Lotus Pottery

 

Lotus Pottery Mark

England`s West Country has long been a honey pot for collectors and admirers of pottery – in the 1900s souvenir hunters collected those brown and cream jugs from the likes of Watcombe and Aller Vale, bearing strange mottoes in dialect such as ‘Go aisy wi` it now’. No doubt, at the time, these pieces were as strange and dramatic to those used to seeing fine Wedgwood porcelain, as Troika was to seventies folk reared on a diet of Meakin and Midwinter.

Potteries such as Tintagel, Dartmouth, Celtic and Boscastle thrived, and today it seems that every twisty, narrow lane in the area has at least one sign pointing to a ‘studio’.  Whether it is the clay, the light, the pasties or just something in the water, the West Country is practically a euphemism for pottery. Amongst the wares, collectors often find vases, jugs and bowls, often unmarked, sporting an unusual grey/green glaze, and bearing a large daisy motif. Immensely tactile, these smooth, definitely hands-on pieces are a delight, yet sometimes dealers seem at a loss to name the maker – they guess at Spanish, and I have even heard them described as ‘Russian`.

Lotus Pottery VasesIn fact, these attractive pieces emanated from the Lotus Pottery in Stoke Gabriel, South Devon, in the1960s and 70s, and today are finding favour with enthusiasts who enjoy the way the smooth, flowing forms and muted colouring fits in well with today’s décor.  The Lotus Pottery was formed by Michael and Elizabeth Skipworth in 1958, soon after they purchased Old Stoke Farm. This limestone-built farm, set in a garden and cider orchard, was a perfect place for such a venture, with plenty of barns to transform into workshops. Stoke Gabriel is a particularly pretty place, situated on a creek of the River Dart. The centrepiece of the village is the beautiful mill pond. Tourists come from near and far to admire the surroundings and to sample cream teas. For years it was possible to buy stunning Lotus pottery too.

Lotus Pottery VaseMichael and Elizabeth met at Leeds College of Art, and it was there that they formed Loversal Pottery, which they named after Michael’s place of birth in Doncaster. When they moved to Stoke Gabriel they decided on the name of Lotus Pottery, and so were able to continue marking their wares with the initials LP. However, it seems that much of their work, especially smaller pieces, do not bear the initials, while often, even if they are marked, the LP is difficult to see and is easily overlooked.

Lotus Pottery CruetNo doubt the attractive surroundings provided plenty of inspiration, and during the twenty-five years or so that Lotus Pottery was in production, Michael and Elizabeth experimented with various techniques, designs, clays, colours and glazes. By 1968, a variety of finishes were available including speckle, Dartside Green, white on red, and blue on blue, while in 1974 a blue on white Loire range was introduced. However, the most characteristic glaze from Lotus was the dark grey/green finish with the daisy motif. It proved one of the top-selling lines for many years, and was known as petal on sage. A blue version, petal on blue, was also obtainable.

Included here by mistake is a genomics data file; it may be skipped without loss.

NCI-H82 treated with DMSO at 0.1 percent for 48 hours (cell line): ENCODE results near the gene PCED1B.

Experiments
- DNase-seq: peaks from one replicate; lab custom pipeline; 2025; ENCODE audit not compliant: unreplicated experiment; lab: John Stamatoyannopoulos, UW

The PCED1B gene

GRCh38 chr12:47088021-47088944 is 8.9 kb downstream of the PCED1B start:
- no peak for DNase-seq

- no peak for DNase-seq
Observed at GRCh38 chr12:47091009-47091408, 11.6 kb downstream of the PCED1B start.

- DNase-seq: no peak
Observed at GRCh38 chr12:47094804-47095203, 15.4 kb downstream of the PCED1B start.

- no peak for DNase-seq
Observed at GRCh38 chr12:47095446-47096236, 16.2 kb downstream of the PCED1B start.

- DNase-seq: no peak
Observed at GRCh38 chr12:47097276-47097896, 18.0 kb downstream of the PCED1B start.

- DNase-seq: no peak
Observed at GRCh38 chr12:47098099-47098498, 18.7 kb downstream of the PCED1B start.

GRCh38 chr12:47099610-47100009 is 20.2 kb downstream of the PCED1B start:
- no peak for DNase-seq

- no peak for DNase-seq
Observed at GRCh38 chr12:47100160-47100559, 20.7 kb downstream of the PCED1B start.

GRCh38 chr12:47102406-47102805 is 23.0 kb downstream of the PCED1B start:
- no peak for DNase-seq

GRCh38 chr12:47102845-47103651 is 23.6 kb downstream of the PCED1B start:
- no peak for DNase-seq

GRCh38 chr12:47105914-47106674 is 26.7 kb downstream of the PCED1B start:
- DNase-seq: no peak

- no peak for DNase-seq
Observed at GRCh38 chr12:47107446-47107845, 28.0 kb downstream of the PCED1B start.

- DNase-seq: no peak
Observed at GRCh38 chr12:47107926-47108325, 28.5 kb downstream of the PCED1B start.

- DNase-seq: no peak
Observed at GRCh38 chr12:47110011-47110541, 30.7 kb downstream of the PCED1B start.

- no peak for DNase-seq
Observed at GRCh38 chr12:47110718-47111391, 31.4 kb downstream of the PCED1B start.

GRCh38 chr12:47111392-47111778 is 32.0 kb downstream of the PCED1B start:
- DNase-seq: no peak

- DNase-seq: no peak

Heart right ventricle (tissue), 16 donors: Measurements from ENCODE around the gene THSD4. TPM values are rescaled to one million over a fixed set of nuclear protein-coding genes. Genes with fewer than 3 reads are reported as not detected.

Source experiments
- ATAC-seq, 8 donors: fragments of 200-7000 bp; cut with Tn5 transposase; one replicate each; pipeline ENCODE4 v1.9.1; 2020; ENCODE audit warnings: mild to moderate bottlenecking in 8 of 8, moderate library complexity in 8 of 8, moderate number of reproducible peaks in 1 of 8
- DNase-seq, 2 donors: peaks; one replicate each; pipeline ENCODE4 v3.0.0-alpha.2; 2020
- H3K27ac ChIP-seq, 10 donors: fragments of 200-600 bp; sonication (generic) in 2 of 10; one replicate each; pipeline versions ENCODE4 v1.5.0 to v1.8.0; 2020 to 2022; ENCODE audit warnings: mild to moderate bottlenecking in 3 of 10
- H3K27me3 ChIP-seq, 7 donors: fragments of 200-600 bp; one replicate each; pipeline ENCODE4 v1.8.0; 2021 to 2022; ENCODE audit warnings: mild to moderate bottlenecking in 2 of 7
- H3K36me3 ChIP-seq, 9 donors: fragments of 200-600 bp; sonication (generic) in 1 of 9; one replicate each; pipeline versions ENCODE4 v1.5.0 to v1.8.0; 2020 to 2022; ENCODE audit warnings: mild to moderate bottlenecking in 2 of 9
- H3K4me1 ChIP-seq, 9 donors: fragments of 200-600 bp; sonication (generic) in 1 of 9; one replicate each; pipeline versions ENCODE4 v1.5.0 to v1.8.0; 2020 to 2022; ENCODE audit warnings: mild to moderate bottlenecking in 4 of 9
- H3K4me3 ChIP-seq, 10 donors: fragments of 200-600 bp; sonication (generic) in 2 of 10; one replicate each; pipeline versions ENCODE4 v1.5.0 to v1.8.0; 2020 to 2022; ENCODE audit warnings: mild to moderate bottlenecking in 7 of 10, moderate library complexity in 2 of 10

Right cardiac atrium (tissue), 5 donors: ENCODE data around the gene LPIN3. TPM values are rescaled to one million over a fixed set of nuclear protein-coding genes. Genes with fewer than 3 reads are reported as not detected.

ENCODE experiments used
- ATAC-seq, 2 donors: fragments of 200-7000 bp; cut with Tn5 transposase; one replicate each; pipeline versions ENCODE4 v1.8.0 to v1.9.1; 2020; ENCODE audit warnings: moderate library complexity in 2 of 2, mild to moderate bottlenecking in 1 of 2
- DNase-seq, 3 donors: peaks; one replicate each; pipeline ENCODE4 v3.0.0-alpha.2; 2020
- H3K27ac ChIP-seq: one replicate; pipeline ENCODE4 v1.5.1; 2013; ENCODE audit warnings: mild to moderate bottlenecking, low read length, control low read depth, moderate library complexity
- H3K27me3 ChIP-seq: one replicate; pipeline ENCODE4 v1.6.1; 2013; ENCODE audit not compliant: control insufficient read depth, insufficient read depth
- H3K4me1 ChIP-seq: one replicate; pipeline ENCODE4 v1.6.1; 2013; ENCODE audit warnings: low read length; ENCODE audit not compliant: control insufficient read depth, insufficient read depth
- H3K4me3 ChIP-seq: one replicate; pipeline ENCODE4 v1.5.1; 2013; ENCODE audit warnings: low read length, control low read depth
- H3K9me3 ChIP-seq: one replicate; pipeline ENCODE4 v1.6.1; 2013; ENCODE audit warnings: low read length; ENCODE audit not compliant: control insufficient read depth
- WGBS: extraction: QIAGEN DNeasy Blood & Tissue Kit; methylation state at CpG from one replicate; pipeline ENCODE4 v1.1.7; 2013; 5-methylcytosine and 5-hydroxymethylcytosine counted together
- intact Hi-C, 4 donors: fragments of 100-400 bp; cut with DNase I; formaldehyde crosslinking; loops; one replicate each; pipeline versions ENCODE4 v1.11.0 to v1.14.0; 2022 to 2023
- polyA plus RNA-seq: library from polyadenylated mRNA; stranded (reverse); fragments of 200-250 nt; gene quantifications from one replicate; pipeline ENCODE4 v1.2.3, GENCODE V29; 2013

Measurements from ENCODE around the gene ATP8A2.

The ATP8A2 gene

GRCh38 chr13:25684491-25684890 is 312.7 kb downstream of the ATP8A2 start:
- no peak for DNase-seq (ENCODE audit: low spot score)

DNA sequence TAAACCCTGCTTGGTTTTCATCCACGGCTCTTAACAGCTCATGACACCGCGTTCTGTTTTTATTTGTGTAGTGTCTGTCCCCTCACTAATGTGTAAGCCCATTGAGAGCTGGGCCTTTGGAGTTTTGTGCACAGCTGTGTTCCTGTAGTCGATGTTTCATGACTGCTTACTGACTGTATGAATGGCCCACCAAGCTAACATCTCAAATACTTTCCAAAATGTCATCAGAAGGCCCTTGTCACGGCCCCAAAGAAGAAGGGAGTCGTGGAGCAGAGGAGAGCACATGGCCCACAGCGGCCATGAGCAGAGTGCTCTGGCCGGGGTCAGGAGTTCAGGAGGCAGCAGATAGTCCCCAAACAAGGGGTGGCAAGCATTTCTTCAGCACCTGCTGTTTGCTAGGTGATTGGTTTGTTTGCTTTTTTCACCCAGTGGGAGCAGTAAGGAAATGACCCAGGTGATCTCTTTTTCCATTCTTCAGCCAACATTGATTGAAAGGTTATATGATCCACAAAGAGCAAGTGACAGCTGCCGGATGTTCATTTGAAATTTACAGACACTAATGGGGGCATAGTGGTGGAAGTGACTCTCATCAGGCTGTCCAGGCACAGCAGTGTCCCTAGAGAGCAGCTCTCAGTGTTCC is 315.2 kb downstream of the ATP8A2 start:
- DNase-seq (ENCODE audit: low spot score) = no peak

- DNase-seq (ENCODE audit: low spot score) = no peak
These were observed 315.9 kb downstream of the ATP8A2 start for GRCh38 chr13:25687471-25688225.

Sage green was all the rage in the seventies – ‘natural’ colours and stylised designs were very popular, possibly a reaction to the psychedelic, brain-boggling colours and patterns of a few years before – and the vases, bowls, mugs, jugs and assorted kitchenware adorned many homes. The items were normally bought by tourists to the area as a welcome change from the pixies, seagulls and sheep which were sold in most souvenir shops. Lotus ware was stocked by the more discerning retailers!

Lotus Pottery BullsThe most distinctive Lotus piece was a stylised bull, smooth and curvy with barely-there features, vaguely resembling the animals produced by the Russian Lomonosov factory in its simplicity. Today, this is the piece that many collectors begin with; not only is it easily recognisable, but its attractive shape allows it to blend perfectly into a modern home.  Each bull featured an elongated, arched body with the head lowered. There were no eyes, nose or mouth, but sometimes a few tendrils of moulded hair could be seen between the horns, though most had smooth heads. The legs were very short and narrow, and this was probably the reason why the creatures tend to be unmarked – there was nowhere to impress the LP motif without detracting from the simplicity of the design, and the undersides of the feet were to small to bear a stamped mark.